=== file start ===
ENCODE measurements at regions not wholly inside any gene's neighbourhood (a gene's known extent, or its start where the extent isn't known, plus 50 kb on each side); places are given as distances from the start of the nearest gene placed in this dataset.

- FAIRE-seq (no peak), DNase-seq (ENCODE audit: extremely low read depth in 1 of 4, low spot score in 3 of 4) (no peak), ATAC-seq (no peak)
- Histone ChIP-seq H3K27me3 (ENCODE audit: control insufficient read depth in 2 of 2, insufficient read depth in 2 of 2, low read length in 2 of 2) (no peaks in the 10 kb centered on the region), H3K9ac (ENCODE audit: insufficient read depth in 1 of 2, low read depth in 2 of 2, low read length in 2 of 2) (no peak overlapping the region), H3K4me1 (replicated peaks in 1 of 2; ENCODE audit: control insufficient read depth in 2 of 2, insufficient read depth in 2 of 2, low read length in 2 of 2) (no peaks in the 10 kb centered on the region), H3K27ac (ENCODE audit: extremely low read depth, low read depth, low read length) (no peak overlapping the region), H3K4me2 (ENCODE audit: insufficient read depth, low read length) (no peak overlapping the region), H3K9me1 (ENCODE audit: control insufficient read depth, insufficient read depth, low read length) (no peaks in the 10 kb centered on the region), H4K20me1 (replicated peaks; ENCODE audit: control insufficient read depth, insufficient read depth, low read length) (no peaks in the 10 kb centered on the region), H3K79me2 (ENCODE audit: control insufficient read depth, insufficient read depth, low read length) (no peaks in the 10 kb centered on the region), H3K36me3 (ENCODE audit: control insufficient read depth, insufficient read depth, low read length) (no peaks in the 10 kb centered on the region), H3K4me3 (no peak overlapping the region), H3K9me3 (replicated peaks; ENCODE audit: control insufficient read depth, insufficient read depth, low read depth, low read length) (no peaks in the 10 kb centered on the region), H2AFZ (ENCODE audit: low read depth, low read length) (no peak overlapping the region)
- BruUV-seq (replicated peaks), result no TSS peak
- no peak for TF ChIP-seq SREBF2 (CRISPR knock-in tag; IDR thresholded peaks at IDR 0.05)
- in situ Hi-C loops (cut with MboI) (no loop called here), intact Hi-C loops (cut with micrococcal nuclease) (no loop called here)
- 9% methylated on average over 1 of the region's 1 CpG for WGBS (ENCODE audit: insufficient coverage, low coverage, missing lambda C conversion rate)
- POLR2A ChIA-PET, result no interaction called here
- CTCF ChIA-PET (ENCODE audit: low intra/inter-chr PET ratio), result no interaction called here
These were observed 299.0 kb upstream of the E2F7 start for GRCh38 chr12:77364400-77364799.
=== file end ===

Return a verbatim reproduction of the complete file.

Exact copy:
ENCODE measurements at regions not wholly inside any gene's neighbourhood (a gene's known extent, or its start where the extent isn't known, plus 50 kb on each side); places are given as distances from the start of the nearest gene placed in this dataset.

- FAIRE-seq (no peak), DNase-seq (ENCODE audit: extremely low read depth in 1 of 4, low spot score in 3 of 4) (no peak), ATAC-seq (no peak)
- Histone ChIP-seq H3K27me3 (ENCODE audit: control insufficient read depth in 2 of 2, insufficient read depth in 2 of 2, low read length in 2 of 2) (no peaks in the 10 kb centered on the region), H3K9ac (ENCODE audit: insufficient read depth in 1 of 2, low read depth in 2 of 2, low read length in 2 of 2) (no peak overlapping the region), H3K4me1 (replicated peaks in 1 of 2; ENCODE audit: control insufficient read depth in 2 of 2, insufficient read depth in 2 of 2, low read length in 2 of 2) (no peaks in the 10 kb centered on the region), H3K27ac (ENCODE audit: extremely low read depth, low read depth, low read length) (no peak overlapping the region), H3K4me2 (ENCODE audit: insufficient read depth, low read length) (no peak overlapping the region), H3K9me1 (ENCODE audit: control insufficient read depth, insufficient read depth, low read length) (no peaks in the 10 kb centered on the region), H4K20me1 (replicated peaks; ENCODE audit: control insufficient read depth, insufficient read depth, low read length) (no peaks in the 10 kb centered on the region), H3K79me2 (ENCODE audit: control insufficient read depth, insufficient read depth, low read length) (no peaks in the 10 kb centered on the region), H3K36me3 (ENCODE audit: control insufficient read depth, insufficient read depth, low read length) (no peaks in the 10 kb centered on the region), H3K4me3 (no peak overlapping the region), H3K9me3 (replicated peaks; ENCODE audit: control insufficient read depth, insufficient read depth, low read depth, low read length) (no peaks in the 10 kb centered on the region), H2AFZ (ENCODE audit: low read depth, low read length) (no peak overlapping the region)
- BruUV-seq (replicated peaks), result no TSS peak
- no peak for TF ChIP-seq SREBF2 (CRISPR knock-in tag; IDR thresholded peaks at IDR 0.05)
- in situ Hi-C loops (cut with MboI) (no loop called here), intact Hi-C loops (cut with micrococcal nuclease) (no loop called here)
- 9% methylated on average over 1 of the region's 1 CpG for WGBS (ENCODE audit: insufficient coverage, low coverage, missing lambda C conversion rate)
- POLR2A ChIA-PET, result no interaction called here
- CTCF ChIA-PET (ENCODE audit: low intra/inter-chr PET ratio), result no interaction called here
These were observed 299.0 kb upstream of the E2F7 start for GRCh38 chr12:77364400-77364799.